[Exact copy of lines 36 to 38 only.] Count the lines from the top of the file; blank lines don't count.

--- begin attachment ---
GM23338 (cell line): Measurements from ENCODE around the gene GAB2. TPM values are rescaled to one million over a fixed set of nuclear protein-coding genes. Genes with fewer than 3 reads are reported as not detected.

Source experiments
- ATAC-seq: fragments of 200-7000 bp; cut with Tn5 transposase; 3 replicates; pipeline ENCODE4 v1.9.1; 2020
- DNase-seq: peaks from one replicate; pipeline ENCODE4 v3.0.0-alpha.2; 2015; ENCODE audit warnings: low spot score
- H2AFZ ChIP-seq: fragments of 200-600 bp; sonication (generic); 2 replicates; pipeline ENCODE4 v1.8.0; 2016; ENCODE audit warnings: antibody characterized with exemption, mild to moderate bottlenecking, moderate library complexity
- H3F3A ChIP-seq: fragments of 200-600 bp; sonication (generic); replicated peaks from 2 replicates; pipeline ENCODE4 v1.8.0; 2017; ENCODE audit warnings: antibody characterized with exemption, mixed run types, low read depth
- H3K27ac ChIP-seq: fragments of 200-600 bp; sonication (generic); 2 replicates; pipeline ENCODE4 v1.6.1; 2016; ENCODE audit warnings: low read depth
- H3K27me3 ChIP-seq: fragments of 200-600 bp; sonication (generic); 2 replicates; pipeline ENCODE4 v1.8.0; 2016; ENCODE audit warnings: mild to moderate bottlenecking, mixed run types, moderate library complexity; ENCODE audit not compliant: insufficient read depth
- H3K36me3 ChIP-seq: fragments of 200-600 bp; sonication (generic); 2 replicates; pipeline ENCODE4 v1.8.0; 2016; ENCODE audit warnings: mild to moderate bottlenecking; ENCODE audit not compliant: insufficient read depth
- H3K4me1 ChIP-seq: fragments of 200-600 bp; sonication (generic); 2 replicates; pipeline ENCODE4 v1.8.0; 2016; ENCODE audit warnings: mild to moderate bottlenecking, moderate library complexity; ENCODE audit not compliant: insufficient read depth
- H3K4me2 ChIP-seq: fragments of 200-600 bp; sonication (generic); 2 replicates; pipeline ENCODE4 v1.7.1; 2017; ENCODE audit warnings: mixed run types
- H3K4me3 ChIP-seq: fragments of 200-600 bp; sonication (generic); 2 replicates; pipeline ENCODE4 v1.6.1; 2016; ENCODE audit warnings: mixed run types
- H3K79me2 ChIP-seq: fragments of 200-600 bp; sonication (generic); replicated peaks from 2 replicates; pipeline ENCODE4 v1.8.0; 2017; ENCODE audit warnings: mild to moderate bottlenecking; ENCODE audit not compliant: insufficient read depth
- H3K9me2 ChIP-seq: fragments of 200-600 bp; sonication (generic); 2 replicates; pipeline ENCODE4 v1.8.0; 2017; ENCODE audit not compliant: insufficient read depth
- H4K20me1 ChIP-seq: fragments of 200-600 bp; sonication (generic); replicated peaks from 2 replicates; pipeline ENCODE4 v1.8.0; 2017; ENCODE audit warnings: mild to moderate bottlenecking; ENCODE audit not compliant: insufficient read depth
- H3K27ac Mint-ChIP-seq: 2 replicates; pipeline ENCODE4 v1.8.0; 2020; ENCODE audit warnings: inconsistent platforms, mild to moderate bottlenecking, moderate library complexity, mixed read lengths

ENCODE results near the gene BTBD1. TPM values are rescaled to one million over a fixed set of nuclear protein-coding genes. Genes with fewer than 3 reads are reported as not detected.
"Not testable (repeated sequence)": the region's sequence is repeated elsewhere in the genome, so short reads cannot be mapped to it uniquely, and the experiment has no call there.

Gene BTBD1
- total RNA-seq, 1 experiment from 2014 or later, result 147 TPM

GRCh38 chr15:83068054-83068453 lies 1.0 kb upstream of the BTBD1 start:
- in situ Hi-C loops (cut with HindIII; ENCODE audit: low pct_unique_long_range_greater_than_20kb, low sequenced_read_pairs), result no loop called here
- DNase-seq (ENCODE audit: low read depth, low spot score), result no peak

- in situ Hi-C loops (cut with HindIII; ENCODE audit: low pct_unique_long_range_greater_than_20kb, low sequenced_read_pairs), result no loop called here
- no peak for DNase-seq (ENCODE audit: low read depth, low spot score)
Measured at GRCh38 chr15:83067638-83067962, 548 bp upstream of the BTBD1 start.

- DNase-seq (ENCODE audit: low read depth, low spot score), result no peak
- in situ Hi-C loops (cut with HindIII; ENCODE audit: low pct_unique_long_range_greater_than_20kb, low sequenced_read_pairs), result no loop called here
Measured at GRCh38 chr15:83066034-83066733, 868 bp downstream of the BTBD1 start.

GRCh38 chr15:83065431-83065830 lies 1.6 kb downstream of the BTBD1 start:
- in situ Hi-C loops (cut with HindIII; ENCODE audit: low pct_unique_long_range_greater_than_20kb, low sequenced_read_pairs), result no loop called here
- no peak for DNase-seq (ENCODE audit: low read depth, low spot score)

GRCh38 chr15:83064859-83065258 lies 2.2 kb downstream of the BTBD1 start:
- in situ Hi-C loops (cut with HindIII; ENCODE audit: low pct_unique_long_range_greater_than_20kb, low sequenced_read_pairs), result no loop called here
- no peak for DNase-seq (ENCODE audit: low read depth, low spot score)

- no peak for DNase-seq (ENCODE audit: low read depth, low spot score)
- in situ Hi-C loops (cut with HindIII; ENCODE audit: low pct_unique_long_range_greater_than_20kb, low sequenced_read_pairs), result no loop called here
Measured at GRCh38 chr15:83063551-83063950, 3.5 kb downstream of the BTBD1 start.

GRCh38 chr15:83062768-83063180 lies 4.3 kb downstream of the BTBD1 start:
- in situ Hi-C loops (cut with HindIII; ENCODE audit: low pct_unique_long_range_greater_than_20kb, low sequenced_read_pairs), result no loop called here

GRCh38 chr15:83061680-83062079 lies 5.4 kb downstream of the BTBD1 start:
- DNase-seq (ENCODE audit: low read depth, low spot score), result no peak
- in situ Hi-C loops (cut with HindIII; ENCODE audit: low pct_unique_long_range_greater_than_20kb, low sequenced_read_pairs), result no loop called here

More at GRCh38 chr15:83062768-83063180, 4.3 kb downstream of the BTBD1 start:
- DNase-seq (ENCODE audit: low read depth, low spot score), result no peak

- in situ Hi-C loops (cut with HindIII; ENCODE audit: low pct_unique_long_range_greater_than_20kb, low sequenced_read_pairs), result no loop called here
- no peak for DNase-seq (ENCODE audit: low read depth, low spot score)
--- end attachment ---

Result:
- no peak for DNase-seq (ENCODE audit: low read depth, low spot score)
- in situ Hi-C loops (cut with HindIII; ENCODE audit: low pct_unique_long_range_greater_than_20kb, low sequenced_read_pairs), result no loop called here
Measured at GRCh38 chr15:83063551-83063950, 3.5 kb downstream of the BTBD1 start.